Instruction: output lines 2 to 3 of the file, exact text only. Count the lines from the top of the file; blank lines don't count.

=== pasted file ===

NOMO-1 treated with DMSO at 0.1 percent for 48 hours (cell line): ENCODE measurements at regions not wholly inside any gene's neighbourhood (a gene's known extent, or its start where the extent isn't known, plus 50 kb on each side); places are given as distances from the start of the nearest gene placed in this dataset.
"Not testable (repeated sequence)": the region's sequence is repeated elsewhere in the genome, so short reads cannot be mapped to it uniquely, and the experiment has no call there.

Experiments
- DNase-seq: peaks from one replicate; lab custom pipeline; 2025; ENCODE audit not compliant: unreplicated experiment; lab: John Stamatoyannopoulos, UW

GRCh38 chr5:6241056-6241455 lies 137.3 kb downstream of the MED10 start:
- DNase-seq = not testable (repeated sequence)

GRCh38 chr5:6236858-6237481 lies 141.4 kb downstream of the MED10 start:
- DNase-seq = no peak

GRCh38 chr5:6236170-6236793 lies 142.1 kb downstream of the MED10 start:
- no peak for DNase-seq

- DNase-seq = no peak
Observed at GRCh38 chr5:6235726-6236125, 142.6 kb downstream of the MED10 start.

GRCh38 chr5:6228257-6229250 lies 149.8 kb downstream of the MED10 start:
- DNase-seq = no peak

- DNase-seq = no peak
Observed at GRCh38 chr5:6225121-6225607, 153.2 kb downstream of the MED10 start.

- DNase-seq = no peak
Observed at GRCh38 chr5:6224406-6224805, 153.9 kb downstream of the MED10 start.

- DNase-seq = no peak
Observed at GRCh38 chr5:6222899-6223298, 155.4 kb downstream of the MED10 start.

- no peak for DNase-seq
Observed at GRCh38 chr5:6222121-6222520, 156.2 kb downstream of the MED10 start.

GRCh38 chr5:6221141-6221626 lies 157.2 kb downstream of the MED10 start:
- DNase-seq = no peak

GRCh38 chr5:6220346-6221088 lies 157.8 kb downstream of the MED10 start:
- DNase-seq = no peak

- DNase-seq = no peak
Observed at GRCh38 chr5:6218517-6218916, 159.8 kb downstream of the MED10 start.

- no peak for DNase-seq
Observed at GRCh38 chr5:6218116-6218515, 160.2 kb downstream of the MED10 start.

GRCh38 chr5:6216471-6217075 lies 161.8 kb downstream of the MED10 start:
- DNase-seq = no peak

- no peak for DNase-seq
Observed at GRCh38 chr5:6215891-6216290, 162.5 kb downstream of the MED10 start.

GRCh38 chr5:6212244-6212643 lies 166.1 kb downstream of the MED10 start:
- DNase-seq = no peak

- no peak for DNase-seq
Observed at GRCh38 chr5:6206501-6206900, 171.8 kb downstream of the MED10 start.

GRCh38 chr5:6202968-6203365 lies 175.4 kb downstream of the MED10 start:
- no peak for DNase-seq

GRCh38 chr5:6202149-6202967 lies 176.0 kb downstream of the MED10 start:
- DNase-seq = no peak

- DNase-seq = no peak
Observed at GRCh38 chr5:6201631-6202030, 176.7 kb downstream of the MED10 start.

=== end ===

"Not testable (repeated sequence)": the region's sequence is repeated elsewhere in the genome, so short reads cannot be mapped to it uniquely, and the experiment has no call there.

Experiments